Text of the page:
Design Innovation Paper

DragonFlex Smart Steerable Laparoscopic Instrument

[+] Author and Article Information
Filip Jelínek

BioMechanical Engineering Department,
Faculty Mechanical, Maritime & Materials Engineering,
Delft University of Technology,
Mekelweg 2,
Delft 2628 CD, Netherlands
e-mail: f.jelinek@tudelft.nl

Rob Pessers

Research & Development Group,
Stork Food & Dairy Systems B.V.,
Deccaweg 32,
Amsterdam 1042 AD, Netherlands
e-mail: rob.pessers@sfds.eu

Paul Breedveld

BioMechanical Engineering Department,
Faculty Mechanical, Maritime & Materials Engineering,
Delft University of Technology,
Mekelweg 2,
Delft 2628 CD, Netherlands
e-mail: p.breedveld@tudelft.nl

Manuscript received January 21, 2013; final manuscript received November 27, 2013; published online January 7, 2014. Assoc. Editor: Carl A. Nelson.

J. Med. Devices 8(1), 015001 (Jan 07, 2014) (9 pages) Paper No: MED-13-1007; doi: 10.1115/1.4026153 History: Received January 21, 2013; Revised November 27, 2013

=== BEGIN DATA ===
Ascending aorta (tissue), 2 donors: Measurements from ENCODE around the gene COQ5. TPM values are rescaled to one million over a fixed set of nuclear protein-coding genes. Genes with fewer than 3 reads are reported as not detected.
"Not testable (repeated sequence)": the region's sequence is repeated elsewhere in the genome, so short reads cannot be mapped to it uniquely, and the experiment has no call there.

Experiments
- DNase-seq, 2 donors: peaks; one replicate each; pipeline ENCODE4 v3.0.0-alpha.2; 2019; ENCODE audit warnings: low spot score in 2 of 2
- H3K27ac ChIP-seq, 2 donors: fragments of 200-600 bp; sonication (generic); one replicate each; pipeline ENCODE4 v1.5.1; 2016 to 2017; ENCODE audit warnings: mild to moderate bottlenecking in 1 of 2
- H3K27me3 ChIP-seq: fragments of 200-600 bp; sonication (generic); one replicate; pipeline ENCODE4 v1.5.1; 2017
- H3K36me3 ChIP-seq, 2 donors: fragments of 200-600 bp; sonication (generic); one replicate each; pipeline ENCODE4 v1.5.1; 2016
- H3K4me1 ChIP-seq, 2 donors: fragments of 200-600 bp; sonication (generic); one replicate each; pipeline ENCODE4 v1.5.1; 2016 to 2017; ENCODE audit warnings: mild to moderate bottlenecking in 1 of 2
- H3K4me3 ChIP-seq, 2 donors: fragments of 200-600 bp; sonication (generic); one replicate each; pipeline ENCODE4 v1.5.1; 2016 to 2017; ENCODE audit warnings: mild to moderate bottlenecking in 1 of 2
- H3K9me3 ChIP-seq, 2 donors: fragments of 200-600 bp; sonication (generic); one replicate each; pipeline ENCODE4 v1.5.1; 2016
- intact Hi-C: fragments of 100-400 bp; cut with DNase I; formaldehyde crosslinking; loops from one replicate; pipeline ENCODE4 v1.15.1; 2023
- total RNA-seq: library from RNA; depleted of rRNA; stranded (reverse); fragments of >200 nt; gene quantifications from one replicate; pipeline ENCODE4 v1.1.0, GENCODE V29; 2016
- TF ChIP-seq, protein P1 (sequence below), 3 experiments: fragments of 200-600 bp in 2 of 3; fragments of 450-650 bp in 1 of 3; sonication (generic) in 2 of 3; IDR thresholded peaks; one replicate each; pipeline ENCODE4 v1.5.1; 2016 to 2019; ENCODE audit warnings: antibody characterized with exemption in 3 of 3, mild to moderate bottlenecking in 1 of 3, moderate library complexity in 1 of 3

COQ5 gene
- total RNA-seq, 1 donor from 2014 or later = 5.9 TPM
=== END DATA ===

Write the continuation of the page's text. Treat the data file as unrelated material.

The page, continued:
Despite its success, e.g., in prostatectomy, da Vinci's steerable grasper EndoWrist from Intuitive Surgical has a complex design prone to steel cable fatigue, potential sterilization issues and high associated costs, all of which insinuate a need for an alternative. The aim of this paper is to demonstrate a design of a structurally simple handheld steerable laparoscopic grasping forceps free from cable fatigue, while attaining sufficient bending stiffness for surgery and improving on EndoWrist's maneuverability and dimensions. Having equal joint functionality to EndoWrist, DragonFlex's instrument tip contains only four parts, driven and bound by two cables mechanically fixed in the handle. Two orthogonal planar joints feature an innovative rolling link mechanism allowing the cables to follow circular arc profiles of a diameter 1.5 times larger than the width of the instrument shaft. Besides maximizing the cable lifespan, the rolling link was designed to equalize the force requirements on both cables throughout joint rotation, making the handling fluid and effortless. The smart joint design and stacked instrument construction enable control of seven degrees of freedom by only two cables and seven instrument components in tip, shaft and handgrip altogether. Two DragonFlex prototypes were developed by means of additive manufacturing technology, allowing grasping and omnidirectional steering over ±90 deg, exhibiting promisingly high bending stiffness and featuring extreme simplicity at 5 mm dimensions. DragonFlex concept sheds new light on the possibilities of additive manufacturing of surgical instruments, allowing for a feature-packed design, simple assembly, suitability for disposable use and potential MRI compatibility.